Actually, while is this is a strange application, the scenario that your ISP assigned to you is perfectly functional. What they're telling you is that you assign the 196.x.x.x address on your local LAN side, and you assign the 10.x.x.x address on your upstream WAN side. You then tell your router that his default route (or his 0.0.0.0/0 static route) is 10.129.69.157.
This works because of the following two principles:
- Inbound: Your ISP advertises your 196.x.x.x addresses to the rest of the internet on your behalf. Once the internet is attracted over to your ISP, your ISP static routes it to your 10.x.x.x address. Your router is directly attached to the 196.x.x.x so he delivers it directly to the recipient.
- Outbound: You tell your router that 0.0.0.0/0 is available via the ISP's address of 10.129.69.157. Your router forwards it out the uplink to the ISP and the rest is automatic.
Using RFC1918 addresses on WAN transit links helps the ISP conserve valuable public address space that is in high demand.
The only drawback to this scenario (which is BARELY a drawback) is that 10.129.69.x will be visible in traceroutes. And actually, the ISP may have their equipment set to not respond with TTL-expired messages anyways (which is how traceroutes work), so you'll just see a hop that times out. This is inconsequential and doesn't affect the performance of the circuit in any way.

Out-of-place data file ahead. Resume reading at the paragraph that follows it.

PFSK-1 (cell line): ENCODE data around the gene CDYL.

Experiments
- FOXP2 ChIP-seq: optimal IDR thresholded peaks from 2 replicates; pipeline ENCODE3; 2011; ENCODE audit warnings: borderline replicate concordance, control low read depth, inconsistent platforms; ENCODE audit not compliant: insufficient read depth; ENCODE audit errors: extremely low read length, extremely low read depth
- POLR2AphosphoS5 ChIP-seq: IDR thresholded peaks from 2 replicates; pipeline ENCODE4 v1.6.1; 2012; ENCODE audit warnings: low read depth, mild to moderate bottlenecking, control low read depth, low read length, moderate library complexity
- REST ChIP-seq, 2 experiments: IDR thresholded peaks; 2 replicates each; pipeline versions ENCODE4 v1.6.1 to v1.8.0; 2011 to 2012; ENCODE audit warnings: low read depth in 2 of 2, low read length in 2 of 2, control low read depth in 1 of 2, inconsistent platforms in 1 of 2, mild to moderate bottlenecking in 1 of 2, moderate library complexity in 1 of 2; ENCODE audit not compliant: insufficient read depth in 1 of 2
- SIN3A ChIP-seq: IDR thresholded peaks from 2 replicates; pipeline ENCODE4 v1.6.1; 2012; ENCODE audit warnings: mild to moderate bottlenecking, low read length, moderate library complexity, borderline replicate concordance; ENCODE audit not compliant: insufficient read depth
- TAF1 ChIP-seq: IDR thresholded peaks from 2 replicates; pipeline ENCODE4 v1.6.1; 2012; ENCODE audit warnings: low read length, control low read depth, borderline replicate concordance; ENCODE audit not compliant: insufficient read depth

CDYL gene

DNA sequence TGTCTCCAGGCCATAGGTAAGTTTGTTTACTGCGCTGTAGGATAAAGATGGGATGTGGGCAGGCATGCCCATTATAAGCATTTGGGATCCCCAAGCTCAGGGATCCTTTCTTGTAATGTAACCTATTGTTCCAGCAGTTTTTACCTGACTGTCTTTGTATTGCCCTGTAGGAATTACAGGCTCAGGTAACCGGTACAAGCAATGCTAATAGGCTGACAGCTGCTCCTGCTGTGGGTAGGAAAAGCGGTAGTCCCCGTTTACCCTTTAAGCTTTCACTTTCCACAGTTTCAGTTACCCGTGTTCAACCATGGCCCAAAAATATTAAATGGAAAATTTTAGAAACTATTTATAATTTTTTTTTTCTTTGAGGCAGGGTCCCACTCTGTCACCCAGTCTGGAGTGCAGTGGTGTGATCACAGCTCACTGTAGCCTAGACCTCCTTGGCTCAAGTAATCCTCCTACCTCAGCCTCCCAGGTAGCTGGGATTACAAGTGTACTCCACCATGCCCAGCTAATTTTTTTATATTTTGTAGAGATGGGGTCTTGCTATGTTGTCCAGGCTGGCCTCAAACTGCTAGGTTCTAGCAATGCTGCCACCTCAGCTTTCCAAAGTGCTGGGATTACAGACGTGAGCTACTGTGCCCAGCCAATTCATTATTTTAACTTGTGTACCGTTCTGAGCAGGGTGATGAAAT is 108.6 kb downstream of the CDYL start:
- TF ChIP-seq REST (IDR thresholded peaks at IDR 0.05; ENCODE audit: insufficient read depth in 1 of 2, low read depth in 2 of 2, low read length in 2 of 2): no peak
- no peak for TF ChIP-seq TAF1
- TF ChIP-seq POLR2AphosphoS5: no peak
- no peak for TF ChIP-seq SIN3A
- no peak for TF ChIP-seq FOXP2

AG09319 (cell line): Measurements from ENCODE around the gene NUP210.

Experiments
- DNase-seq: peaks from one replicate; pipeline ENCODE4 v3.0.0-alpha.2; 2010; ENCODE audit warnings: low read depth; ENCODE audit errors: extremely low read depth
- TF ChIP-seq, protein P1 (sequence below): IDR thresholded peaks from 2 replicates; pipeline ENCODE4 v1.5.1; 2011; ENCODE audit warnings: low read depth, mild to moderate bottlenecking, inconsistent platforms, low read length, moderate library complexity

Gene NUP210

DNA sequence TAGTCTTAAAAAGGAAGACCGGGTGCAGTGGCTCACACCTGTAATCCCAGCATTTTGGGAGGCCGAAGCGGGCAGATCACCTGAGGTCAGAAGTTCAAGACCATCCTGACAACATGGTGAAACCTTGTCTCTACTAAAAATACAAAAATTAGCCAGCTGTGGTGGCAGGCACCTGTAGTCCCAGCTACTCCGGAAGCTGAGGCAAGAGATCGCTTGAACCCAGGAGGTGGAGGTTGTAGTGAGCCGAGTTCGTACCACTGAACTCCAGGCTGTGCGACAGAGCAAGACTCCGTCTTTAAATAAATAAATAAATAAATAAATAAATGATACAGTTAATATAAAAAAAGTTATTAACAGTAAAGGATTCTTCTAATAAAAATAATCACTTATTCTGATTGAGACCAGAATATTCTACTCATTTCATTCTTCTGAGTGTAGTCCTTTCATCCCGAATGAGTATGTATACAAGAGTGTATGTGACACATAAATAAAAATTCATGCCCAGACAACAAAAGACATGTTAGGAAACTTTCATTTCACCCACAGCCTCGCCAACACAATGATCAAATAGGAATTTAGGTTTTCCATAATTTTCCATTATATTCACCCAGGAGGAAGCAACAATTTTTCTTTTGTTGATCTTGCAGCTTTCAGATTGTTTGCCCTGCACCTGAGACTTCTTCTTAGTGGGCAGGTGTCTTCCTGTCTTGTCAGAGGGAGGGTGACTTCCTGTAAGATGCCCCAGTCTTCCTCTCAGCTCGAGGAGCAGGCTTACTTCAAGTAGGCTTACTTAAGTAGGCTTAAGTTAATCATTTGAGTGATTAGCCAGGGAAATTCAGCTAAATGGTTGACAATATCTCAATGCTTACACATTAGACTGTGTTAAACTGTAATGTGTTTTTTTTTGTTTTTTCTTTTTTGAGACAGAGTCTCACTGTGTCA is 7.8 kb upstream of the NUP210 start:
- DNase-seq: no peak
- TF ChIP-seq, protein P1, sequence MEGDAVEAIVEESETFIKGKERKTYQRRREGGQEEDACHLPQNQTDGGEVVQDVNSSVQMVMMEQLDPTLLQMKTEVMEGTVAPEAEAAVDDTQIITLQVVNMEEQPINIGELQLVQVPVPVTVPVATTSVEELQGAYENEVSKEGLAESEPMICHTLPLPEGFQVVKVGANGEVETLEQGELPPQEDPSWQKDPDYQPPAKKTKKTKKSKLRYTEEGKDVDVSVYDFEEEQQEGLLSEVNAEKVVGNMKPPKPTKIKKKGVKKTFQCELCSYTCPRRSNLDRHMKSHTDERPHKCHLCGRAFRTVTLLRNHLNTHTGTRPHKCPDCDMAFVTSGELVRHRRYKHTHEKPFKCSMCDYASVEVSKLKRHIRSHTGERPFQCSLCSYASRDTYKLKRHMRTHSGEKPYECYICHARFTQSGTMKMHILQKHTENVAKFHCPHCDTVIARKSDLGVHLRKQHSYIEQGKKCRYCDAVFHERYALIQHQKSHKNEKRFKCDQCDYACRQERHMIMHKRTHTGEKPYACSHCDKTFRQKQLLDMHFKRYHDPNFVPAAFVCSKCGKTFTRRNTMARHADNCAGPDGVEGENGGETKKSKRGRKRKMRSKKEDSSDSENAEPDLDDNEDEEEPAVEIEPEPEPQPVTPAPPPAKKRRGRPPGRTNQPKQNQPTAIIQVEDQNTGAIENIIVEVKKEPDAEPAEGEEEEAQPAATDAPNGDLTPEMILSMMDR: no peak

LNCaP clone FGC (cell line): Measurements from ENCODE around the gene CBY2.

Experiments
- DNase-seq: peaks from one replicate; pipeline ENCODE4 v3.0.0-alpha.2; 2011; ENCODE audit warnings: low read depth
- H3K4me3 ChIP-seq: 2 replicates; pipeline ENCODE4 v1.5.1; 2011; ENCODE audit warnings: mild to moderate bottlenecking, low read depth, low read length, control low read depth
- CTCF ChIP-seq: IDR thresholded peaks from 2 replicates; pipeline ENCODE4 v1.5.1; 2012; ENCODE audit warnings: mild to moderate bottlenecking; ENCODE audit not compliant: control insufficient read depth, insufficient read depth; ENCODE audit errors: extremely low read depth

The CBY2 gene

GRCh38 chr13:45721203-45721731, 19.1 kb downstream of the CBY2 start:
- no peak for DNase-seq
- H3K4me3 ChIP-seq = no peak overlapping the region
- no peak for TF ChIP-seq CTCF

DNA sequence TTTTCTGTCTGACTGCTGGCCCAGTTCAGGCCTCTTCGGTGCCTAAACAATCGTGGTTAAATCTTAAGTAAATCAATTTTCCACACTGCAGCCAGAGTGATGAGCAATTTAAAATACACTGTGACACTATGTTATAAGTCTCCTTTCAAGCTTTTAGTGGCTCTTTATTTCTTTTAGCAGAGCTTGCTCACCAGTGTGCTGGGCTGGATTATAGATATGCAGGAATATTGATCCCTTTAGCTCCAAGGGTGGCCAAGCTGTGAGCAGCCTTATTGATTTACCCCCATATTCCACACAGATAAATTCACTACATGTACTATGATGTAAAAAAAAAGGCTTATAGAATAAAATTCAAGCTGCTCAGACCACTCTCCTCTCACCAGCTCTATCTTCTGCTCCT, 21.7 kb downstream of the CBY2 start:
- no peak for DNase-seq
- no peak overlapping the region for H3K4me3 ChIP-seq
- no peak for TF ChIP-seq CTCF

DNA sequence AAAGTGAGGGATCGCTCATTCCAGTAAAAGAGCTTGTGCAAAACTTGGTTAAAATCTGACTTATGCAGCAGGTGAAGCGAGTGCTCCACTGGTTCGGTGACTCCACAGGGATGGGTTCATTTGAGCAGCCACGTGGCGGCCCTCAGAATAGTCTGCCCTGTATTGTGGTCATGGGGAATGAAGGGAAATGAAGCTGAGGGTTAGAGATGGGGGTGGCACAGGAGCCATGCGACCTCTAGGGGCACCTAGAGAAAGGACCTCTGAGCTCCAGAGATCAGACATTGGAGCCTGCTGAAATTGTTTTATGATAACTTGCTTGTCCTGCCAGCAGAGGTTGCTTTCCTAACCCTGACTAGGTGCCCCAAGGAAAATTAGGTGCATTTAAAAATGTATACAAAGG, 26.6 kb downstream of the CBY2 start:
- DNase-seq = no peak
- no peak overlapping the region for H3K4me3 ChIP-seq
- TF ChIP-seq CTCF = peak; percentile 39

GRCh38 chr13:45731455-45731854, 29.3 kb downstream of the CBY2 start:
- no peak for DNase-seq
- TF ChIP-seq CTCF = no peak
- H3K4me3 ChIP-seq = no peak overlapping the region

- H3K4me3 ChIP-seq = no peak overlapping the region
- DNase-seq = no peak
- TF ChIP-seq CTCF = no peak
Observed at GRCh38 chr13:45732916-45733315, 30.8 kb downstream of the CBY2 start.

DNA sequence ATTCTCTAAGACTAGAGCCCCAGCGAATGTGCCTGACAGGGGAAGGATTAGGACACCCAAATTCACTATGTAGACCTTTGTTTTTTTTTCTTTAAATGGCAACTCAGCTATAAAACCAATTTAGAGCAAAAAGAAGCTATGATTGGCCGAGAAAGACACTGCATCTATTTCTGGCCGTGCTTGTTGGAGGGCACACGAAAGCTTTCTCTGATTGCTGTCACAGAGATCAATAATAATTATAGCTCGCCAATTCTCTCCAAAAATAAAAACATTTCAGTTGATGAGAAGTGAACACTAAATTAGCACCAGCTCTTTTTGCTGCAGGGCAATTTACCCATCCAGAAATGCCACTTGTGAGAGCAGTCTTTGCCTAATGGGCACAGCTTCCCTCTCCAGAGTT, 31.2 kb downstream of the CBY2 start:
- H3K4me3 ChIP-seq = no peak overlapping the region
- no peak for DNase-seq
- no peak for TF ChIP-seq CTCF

I realize that you may need slightly more help. What the tech at your ISP told you to do does work for a short period of time because it relies on Proxy-ARP. This is not a long-term solution whatsoever. That guy (or gal) should take a networking course.
What you should do on your router is the following:
- Set your WAN address to this:
IP : :10.129.69.158
MASK : 255.255.255.248
- Set your LAN address to this:
IP : 184.108.40.206
MASK : 255.255.255.252
- Set your "default route" to
10.129.69.157. In "Cisco Language" that would be
ip route 0.0.0.0 0.0.0.0 10.129.69.157
- Test and rejoice!
By the way, there are more clever ways to use what they gave you, one of which would be to use something like a firewall. You would assign the firewall the WAN address that I mentioned previously, and add the default route. Then, you would configure static NATs for private devices behind the firewall to use the 4 static addresses that your ISP assigned to you (you noticed the mask was a /30, right?).
[Edit again again]
Your question was edited by a moderator, so a few details were lost in translation. I think the WAN address on your router should probably be 10.129.69.157, and the default route should probably point to 10.129.69.158. Your initial post doesn't specify what your ISP gave you as the default route, so i'm only taking an educated guess.